Landscape. 1940. Lithograph. 8 3/8 x 13 (sheet 9 x 13 3/4). Printed on cream wove paper. Edition for the Artists' International Association. There is some scattered foxing throughout the sheet. Unsigned. $125.
English Rose. 1940. Color lithograph. 11 1/2 x 8 (sheet 13 3/4 x 9). Printed on cream wove paper. Edition for the Artists' International Associaion: Everyman Prints. One foxng spot; tear in the lower margin, outside the image. Signed and dated in the stone. $100.
The Rescue. 1940. Lithograph. 12 3/4 x 8 1/8 (sheet 13 3/4 x 9). Printed on cream wove paper. Edition for the Artists' International Associaion: Everyman Prints. Scattered foxing throughout the print. Unsigned. $125.
In 1933, an association of left-wing British artists founded in London in 1933 as the Artists International to promote united action among artists and designers on social and political issues, and active from 1953 to 1971. In its original formulation it pursued an identifiably Marxist programme, with its members producing satirical illustrations for Left Review ) and propaganda material for various left-wing organizations. Reconstituted as the AIA in 1935, it avoided identification with any particular style, attracting broad support from artists working in both a traditional and modernist vein in a series of large group exhibitions on political and social themes, beginning with 1935 Exhibition (Artists Against Fascism & War) in 1935 (London, 28 Soho Square). Support was given to the Republican cause in the Spanish Civil War (1936-9) and to the Artists' Refugee Committee through exhibitions and other fund-raising activities, and efforts were made to increase popular access to art through travelling exhibitions, public murals and a series of mass-produced offset lithographs entitled Everyman Prints, published by the AIA in 1940 (see exh. cat., p. 57).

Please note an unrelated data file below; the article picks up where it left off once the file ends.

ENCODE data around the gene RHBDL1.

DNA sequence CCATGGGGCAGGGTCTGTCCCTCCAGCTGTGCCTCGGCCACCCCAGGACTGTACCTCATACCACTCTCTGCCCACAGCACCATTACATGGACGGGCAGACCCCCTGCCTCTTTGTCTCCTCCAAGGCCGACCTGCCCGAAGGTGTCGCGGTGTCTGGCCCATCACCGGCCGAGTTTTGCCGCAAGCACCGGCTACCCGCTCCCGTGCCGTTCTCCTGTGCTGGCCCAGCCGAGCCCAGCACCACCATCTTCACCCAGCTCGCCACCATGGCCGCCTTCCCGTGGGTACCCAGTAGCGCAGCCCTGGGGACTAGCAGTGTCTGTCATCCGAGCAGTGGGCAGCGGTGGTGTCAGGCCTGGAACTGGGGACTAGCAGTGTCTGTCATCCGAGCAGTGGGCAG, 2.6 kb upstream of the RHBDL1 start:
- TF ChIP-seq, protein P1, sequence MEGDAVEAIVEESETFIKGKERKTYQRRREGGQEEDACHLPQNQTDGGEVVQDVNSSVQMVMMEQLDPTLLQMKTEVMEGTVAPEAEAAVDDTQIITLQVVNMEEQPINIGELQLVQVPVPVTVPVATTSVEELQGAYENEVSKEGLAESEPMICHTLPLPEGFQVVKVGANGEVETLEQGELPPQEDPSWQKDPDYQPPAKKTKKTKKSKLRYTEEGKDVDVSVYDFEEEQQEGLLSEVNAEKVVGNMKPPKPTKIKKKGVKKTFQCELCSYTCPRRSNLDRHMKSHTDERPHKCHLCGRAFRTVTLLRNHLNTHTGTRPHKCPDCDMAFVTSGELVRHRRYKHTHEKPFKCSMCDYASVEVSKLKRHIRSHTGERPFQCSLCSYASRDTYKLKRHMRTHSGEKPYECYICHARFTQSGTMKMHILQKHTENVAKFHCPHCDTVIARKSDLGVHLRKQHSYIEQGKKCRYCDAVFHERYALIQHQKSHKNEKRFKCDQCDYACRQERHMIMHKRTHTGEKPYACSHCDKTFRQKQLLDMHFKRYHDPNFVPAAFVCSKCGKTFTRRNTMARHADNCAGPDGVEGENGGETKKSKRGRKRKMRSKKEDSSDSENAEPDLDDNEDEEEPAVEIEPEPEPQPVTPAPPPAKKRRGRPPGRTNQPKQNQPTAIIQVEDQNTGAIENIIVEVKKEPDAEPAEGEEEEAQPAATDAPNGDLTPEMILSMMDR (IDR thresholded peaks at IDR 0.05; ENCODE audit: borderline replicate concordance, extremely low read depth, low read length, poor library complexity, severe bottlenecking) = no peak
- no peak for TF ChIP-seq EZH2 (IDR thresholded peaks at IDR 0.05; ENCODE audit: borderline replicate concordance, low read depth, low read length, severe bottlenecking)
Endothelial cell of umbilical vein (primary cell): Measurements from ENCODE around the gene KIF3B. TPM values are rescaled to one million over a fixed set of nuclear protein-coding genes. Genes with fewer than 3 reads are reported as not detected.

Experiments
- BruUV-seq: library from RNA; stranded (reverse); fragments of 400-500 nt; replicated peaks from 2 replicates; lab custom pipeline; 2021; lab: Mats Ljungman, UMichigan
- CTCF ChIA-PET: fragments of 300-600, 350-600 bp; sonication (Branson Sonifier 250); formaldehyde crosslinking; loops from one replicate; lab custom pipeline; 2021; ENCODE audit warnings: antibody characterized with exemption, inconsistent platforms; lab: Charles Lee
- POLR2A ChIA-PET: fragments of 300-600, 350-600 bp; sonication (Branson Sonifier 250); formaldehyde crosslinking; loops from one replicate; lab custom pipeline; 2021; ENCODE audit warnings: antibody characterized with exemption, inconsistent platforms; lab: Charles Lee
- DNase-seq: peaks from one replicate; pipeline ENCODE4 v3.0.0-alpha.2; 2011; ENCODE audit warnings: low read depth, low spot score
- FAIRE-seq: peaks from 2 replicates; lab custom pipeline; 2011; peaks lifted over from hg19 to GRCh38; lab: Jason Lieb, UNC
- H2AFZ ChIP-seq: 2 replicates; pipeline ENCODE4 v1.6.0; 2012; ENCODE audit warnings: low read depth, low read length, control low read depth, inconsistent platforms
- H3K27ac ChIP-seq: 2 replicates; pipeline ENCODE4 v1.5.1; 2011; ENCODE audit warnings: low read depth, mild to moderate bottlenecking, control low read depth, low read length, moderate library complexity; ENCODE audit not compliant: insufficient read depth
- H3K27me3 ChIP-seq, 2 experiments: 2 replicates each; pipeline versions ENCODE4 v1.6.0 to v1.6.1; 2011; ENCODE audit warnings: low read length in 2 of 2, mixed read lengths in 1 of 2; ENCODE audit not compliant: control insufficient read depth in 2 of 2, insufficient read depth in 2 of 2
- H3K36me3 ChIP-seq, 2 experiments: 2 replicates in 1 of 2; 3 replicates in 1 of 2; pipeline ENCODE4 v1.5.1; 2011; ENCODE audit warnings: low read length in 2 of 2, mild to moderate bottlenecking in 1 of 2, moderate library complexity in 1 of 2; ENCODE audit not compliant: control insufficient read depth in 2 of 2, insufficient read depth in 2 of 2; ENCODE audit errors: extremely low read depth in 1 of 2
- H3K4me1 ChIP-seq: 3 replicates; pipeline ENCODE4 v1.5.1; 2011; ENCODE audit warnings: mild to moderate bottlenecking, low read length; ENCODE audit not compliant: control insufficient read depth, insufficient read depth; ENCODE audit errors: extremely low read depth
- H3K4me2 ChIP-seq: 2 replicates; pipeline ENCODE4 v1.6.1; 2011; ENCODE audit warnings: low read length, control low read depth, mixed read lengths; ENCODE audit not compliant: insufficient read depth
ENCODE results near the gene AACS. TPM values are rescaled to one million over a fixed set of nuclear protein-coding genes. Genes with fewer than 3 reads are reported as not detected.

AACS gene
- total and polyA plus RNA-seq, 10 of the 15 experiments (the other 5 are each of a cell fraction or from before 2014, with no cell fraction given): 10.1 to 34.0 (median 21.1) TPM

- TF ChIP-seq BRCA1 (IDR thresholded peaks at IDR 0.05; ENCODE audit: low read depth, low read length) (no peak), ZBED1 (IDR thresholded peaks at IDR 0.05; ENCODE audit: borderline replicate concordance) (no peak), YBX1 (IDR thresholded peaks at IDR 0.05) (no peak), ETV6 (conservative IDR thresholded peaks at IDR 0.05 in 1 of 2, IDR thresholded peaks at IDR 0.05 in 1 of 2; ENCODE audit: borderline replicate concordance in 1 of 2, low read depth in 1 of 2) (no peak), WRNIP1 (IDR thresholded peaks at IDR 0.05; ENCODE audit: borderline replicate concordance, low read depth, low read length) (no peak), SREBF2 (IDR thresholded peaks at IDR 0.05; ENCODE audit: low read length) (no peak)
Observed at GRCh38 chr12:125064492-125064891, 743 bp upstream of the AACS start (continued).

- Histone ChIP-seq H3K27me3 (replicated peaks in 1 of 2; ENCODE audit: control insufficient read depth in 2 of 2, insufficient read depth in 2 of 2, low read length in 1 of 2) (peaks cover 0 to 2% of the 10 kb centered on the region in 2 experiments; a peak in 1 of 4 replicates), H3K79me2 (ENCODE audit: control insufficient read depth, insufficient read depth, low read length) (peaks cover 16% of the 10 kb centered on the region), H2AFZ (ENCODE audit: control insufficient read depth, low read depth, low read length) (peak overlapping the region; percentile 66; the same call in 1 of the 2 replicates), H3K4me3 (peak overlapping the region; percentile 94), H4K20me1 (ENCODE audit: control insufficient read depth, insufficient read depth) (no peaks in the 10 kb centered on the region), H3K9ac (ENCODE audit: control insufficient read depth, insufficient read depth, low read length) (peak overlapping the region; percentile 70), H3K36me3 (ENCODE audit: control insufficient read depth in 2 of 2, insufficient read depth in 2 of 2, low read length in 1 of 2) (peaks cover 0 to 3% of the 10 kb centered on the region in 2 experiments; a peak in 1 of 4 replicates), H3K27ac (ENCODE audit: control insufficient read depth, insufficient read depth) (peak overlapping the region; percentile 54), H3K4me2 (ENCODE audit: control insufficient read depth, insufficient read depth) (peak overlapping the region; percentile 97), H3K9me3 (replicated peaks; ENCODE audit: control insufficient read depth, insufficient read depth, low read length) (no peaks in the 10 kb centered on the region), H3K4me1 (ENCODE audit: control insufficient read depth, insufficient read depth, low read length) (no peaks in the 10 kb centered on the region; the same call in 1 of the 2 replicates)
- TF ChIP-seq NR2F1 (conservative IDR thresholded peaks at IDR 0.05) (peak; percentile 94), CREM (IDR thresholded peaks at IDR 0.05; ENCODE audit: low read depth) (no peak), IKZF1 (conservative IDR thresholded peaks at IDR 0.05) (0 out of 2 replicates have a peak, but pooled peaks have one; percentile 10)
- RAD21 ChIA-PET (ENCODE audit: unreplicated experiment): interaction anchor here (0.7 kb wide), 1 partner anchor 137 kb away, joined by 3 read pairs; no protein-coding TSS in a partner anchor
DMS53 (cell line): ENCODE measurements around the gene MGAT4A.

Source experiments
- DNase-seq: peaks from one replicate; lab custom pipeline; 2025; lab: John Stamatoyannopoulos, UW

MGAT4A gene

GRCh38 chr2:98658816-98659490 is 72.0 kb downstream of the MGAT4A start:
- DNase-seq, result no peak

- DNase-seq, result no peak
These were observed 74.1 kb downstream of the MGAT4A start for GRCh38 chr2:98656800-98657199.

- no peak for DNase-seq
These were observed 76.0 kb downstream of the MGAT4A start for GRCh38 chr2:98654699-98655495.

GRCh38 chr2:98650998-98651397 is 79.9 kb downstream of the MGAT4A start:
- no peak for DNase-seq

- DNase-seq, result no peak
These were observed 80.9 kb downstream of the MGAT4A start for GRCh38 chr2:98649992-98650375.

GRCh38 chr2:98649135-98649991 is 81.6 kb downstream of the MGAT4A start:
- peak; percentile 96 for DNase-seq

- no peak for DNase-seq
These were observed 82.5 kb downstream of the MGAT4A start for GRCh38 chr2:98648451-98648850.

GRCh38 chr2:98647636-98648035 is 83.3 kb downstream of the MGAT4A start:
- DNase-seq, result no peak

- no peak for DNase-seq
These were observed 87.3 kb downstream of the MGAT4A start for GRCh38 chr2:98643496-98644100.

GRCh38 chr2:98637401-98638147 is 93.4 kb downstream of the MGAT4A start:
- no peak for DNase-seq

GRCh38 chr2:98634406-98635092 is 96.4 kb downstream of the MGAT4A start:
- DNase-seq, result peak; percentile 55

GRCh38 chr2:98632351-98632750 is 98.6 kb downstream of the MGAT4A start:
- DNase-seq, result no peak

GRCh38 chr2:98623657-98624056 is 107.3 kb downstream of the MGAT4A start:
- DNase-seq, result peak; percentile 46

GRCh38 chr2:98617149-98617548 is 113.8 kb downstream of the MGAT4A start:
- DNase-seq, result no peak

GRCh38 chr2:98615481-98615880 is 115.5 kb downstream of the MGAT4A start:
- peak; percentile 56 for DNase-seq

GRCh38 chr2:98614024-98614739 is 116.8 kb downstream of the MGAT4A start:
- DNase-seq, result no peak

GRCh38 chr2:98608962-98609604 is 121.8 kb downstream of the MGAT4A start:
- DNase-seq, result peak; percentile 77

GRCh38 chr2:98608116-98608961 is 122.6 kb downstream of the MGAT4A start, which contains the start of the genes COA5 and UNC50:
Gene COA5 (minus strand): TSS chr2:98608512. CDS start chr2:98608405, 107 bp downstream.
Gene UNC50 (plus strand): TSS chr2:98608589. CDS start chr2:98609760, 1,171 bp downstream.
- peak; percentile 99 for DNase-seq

The series of Everyman Prints published by the AIA comprised fifty-two lithographs, all on the same size sheets of paper. Those in black and white were sold at 1s. each; those in two colours at 1s. 6d. A pamphlet was published to accompany the series: "AIA Everyman Prints are intended for every home . . . Everyman Prints now widen the range from which the visual taste can be gratified, by offering the direct work of living artists at a price so reasonable that the outlay need not involve anxious consideration, and the collecting of prints is now within the possibility of every purse. Everyman Prints are not reproductions. In each case the artist has actually drawn on the metal plate from which are pulled the prints exhibited for sale. The life of a plate is limited; at the first sign of wear the edition will be closed. The Everyman Print owner, therefore, need not fear that his chosen prints will be on every wall; his collection, whether framed or in portfolio, will represent his own selection. Artists drawing for Everyman Prints believe that they will gain as much as the public from the scheme. The sales will show the creative artist the pictorial interests of the public, and the public will realise the contribution the artist can make to the social and cultural life of our times". (See Lynda Morris and Robert Radford, 'The Story of the AIA', Museum of Modern Art, Oxford 1983, pp.56-8)
The series was devised late in 1939, partly as a response to the sudden unemployment of artists after the declaration of war. Almost all the prints were of everyday scenes, many relating to wartime conditions, and there was little or nothing of political import. The prints were marketed on a wide scale throughout the country from the end of January 1940, and 3,000 were sold in three weeks. The British Museum, in the person of A.M. Hind, acquired twenty-three plates for £1 6s., of which this is one. Although the series was warmly welcomed by critics (for example, Percy Horton in 'The Studio' 119 (1940), pp.160-63), by 1942 sales had only reached 5,000, and one of the most ambitious initiatives this century to sell original prints to a mass market had failed.
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